California puts IT services and acquisition under one roof

California established its new state technology services department last month with a mission: Send a clear signal to agencies and industry that the state is serious about consolidating IT services and functions and leveraging its buying power.

California also announced the first of a series of consolidated purchasing initiatives that might eventually encompass servers, software licenses and maintenance agreements, said Clark Kelso, the state's CIO.

'Industry is going to see a more sophisticated buyer of IT goods and services,' he said.

A new leaf

The most visible sign that the state has turned over a new leaf was its creation of a new California Technology Services Department on July 11. The move consolidates the Stephen P. Teale and Health and Human Services data centers with the General Services Department's Network Services Office. They will be under the jurisdiction of the California State and Consumer Services Agency.

Bob Austin, chief deputy director and acting director of the Technology Services Department (DTS), said the new department will work closely with Kelso to develop the best strategy for delivering cost-effective IT support to agencies.

'We want this new department to be the foundation for supporting the infrastructure of California,' he said.

Consolidating the two large general-purpose data centers with the organization responsible for state agency telecommunications will improve efficiency and eliminate duplication of services, Austin said.

After the data center consolidation is completed, state officials will explore ways to consolidate other IT infrastructure that state agencies share, Kelso said.

The new department will help California strengthen the viability of future projects and approach large-scale, statewide efforts in a much more efficient way than it has in the past, said Mike Keating, vice president for the U.S. West and state and local group at CGI-AMS of Fairfax, Va.

'Before, there was [some] doubt about whether these changes were coming and how they would affect potential future procurements. But now that the state has created DTS, I believe it can streamline the way procurements happen,' Keating said.

The department was created by a reorganization plan crafted by Gov. Arnold Schwarzenegger (R) and approved by the Legislature. The new technology department differs substantially from its predecessor, the California Information Technology Department, which the Legislature abolished in 2002 following disclosure of questionable contracting practices by the department.

'We are going to try to instill in this new department a culture as a service provider,' Kelso said. 'DTS is not a control agency, but a service provider.'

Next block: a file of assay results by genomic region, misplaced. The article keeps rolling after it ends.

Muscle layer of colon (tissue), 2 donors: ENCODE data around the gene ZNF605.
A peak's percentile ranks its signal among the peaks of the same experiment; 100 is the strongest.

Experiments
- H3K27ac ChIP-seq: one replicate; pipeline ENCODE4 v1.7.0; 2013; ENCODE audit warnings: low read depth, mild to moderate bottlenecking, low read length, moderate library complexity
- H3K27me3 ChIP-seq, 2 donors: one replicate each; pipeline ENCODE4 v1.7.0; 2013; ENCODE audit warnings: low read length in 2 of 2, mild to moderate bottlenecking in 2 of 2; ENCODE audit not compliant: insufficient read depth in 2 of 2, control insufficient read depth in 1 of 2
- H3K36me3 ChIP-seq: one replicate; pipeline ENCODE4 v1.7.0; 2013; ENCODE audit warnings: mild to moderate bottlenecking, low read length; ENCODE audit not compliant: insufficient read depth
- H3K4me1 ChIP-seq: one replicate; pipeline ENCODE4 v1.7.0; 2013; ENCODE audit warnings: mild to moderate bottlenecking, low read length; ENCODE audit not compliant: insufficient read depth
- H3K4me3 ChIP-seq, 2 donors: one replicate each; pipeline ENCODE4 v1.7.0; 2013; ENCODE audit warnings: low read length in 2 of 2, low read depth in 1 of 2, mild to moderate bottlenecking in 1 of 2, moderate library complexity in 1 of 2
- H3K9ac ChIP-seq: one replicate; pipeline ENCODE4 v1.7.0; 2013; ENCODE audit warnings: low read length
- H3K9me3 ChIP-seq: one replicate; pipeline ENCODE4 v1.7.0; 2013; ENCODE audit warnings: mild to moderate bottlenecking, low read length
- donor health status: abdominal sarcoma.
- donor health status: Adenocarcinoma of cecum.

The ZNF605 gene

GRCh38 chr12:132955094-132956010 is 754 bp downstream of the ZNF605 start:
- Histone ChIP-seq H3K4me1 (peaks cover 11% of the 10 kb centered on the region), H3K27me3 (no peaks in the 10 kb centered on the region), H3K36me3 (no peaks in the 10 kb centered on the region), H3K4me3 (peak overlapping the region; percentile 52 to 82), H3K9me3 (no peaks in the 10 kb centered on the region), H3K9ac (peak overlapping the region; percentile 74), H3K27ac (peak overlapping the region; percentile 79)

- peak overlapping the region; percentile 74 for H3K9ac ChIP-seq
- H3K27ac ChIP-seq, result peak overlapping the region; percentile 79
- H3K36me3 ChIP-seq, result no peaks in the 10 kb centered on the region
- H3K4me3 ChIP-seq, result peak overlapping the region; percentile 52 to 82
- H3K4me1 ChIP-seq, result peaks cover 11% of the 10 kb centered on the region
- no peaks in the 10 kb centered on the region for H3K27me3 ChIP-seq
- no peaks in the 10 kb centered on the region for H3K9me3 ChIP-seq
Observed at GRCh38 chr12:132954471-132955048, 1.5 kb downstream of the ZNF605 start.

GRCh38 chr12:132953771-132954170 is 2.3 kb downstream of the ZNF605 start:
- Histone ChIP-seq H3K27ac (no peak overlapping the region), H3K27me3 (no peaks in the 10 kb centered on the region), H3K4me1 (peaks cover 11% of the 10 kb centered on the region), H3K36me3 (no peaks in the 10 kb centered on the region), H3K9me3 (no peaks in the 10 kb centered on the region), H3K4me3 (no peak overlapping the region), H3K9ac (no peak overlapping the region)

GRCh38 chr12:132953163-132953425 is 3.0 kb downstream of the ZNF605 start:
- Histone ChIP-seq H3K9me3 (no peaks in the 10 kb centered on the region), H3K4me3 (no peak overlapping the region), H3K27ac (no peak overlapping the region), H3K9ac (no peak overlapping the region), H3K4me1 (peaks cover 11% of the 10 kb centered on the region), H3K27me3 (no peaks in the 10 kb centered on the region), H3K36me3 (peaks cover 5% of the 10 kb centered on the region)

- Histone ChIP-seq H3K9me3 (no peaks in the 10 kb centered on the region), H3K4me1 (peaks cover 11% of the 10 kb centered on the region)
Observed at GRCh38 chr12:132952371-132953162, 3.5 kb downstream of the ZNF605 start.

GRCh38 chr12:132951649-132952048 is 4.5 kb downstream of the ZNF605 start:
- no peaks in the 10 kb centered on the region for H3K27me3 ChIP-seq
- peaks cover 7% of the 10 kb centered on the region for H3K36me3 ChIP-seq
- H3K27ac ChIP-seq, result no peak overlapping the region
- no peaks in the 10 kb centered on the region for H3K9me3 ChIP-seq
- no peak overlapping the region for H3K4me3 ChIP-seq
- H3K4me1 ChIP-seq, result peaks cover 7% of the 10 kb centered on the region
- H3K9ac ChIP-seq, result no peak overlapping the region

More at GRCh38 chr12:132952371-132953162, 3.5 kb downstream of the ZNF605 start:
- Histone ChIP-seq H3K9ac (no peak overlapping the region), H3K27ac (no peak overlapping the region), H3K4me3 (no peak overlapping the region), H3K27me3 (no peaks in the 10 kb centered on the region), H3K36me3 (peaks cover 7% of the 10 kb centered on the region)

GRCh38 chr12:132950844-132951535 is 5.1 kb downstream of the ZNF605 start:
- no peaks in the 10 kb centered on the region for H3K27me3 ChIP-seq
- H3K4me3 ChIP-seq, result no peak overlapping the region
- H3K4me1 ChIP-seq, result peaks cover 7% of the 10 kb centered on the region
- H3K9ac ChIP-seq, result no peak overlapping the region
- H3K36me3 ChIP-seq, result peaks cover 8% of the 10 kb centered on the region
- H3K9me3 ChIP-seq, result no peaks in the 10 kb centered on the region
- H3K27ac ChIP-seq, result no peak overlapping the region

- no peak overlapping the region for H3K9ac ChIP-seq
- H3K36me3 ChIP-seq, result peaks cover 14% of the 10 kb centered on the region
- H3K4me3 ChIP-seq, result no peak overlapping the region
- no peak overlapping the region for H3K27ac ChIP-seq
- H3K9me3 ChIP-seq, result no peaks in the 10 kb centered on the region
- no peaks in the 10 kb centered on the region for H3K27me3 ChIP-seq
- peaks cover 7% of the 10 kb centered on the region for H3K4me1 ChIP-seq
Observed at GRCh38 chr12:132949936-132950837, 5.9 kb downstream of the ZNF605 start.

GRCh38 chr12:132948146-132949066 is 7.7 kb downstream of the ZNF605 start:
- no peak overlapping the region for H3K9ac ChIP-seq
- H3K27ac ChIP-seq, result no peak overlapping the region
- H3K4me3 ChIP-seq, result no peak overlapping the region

The creation of DTS does not alter state purchasing policy for IT goods and services, Austin said. Still, the department plans to work with state agencies and the General Services Department to improve software purchasing.

'We are exploring [software purchasing] right now with specific companies, so that we buy as a state instead of each department purchasing separately,' he said.

The state CIO, a new Technology Services Board and the California Finance Department will share responsibility for the so-called control functions: the establishment of IT policy and strategy, Kelso said. The board comprises the CIO, the director of the Finance Department, the state controller and the secretaries of the major agencies.

The Technology Services Board will approve the new department's annual budget and the rates it charges agencies for services. The board also will advise the department on its annual operating plan, Austin said.

Both the Finance and General Services departments have been involved in IT governance and they will play an important role in the new model, CGI-AMS' Keating said. The new model should bring them into the process in a more collaborative fashion than before, he said.

Many hands

'California is in the process of transition, and it is going to have to work through an effective governance model,' Keating said. 'But I would rather see them start now than not start. I don't think having all of those hands in the pot is necessarily a problem, because they were there before. It is just a matter of getting [the participants] all focused on the same thing now.'

William Welsh is deputy editor of GCN's sister publication Washington Technology.

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